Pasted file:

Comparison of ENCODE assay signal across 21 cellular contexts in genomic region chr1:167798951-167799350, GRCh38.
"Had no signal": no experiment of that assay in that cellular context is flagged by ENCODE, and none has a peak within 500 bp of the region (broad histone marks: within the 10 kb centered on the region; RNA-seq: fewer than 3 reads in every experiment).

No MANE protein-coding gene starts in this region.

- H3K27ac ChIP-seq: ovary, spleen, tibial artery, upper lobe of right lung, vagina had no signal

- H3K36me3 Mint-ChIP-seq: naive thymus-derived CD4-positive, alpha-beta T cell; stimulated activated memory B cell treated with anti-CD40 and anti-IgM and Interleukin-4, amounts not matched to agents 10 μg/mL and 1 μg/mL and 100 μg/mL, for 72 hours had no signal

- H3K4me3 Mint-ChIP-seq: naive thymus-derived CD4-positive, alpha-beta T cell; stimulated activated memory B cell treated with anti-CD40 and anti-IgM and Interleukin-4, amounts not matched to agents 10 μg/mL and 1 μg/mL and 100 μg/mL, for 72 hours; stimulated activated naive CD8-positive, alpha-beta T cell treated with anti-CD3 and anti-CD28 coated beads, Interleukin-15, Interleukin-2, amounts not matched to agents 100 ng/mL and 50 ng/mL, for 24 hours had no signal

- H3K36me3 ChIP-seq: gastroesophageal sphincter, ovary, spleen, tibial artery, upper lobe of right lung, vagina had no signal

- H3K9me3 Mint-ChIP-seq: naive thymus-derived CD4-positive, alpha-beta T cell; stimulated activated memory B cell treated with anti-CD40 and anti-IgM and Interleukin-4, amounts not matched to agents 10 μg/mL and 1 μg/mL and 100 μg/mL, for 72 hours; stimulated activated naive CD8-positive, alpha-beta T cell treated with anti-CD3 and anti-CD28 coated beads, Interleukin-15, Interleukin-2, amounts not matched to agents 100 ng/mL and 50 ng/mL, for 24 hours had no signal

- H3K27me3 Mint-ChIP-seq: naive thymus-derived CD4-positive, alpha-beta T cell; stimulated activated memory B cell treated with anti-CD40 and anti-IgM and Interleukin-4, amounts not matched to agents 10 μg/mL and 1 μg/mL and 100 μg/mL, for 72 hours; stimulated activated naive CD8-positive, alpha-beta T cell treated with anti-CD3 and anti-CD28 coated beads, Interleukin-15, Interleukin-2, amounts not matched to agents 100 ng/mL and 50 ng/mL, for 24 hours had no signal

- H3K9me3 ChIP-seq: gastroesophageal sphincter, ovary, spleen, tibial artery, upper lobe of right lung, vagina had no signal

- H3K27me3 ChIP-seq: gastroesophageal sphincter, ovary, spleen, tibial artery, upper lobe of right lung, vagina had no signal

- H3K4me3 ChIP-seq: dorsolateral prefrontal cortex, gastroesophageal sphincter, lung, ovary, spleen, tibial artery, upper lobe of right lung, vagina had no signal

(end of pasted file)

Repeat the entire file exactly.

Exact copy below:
Comparison of ENCODE assay signal across 21 cellular contexts in genomic region chr1:167798951-167799350, GRCh38.
"Had no signal": no experiment of that assay in that cellular context is flagged by ENCODE, and none has a peak within 500 bp of the region (broad histone marks: within the 10 kb centered on the region; RNA-seq: fewer than 3 reads in every experiment).

No MANE protein-coding gene starts in this region.

- H3K27ac ChIP-seq: ovary, spleen, tibial artery, upper lobe of right lung, vagina had no signal

- H3K36me3 Mint-ChIP-seq: naive thymus-derived CD4-positive, alpha-beta T cell; stimulated activated memory B cell treated with anti-CD40 and anti-IgM and Interleukin-4, amounts not matched to agents 10 μg/mL and 1 μg/mL and 100 μg/mL, for 72 hours had no signal

- H3K4me3 Mint-ChIP-seq: naive thymus-derived CD4-positive, alpha-beta T cell; stimulated activated memory B cell treated with anti-CD40 and anti-IgM and Interleukin-4, amounts not matched to agents 10 μg/mL and 1 μg/mL and 100 μg/mL, for 72 hours; stimulated activated naive CD8-positive, alpha-beta T cell treated with anti-CD3 and anti-CD28 coated beads, Interleukin-15, Interleukin-2, amounts not matched to agents 100 ng/mL and 50 ng/mL, for 24 hours had no signal

- H3K36me3 ChIP-seq: gastroesophageal sphincter, ovary, spleen, tibial artery, upper lobe of right lung, vagina had no signal

- H3K9me3 Mint-ChIP-seq: naive thymus-derived CD4-positive, alpha-beta T cell; stimulated activated memory B cell treated with anti-CD40 and anti-IgM and Interleukin-4, amounts not matched to agents 10 μg/mL and 1 μg/mL and 100 μg/mL, for 72 hours; stimulated activated naive CD8-positive, alpha-beta T cell treated with anti-CD3 and anti-CD28 coated beads, Interleukin-15, Interleukin-2, amounts not matched to agents 100 ng/mL and 50 ng/mL, for 24 hours had no signal

- H3K27me3 Mint-ChIP-seq: naive thymus-derived CD4-positive, alpha-beta T cell; stimulated activated memory B cell treated with anti-CD40 and anti-IgM and Interleukin-4, amounts not matched to agents 10 μg/mL and 1 μg/mL and 100 μg/mL, for 72 hours; stimulated activated naive CD8-positive, alpha-beta T cell treated with anti-CD3 and anti-CD28 coated beads, Interleukin-15, Interleukin-2, amounts not matched to agents 100 ng/mL and 50 ng/mL, for 24 hours had no signal

- H3K9me3 ChIP-seq: gastroesophageal sphincter, ovary, spleen, tibial artery, upper lobe of right lung, vagina had no signal

- H3K27me3 ChIP-seq: gastroesophageal sphincter, ovary, spleen, tibial artery, upper lobe of right lung, vagina had no signal

- H3K4me3 ChIP-seq: dorsolateral prefrontal cortex, gastroesophageal sphincter, lung, ovary, spleen, tibial artery, upper lobe of right lung, vagina had no signal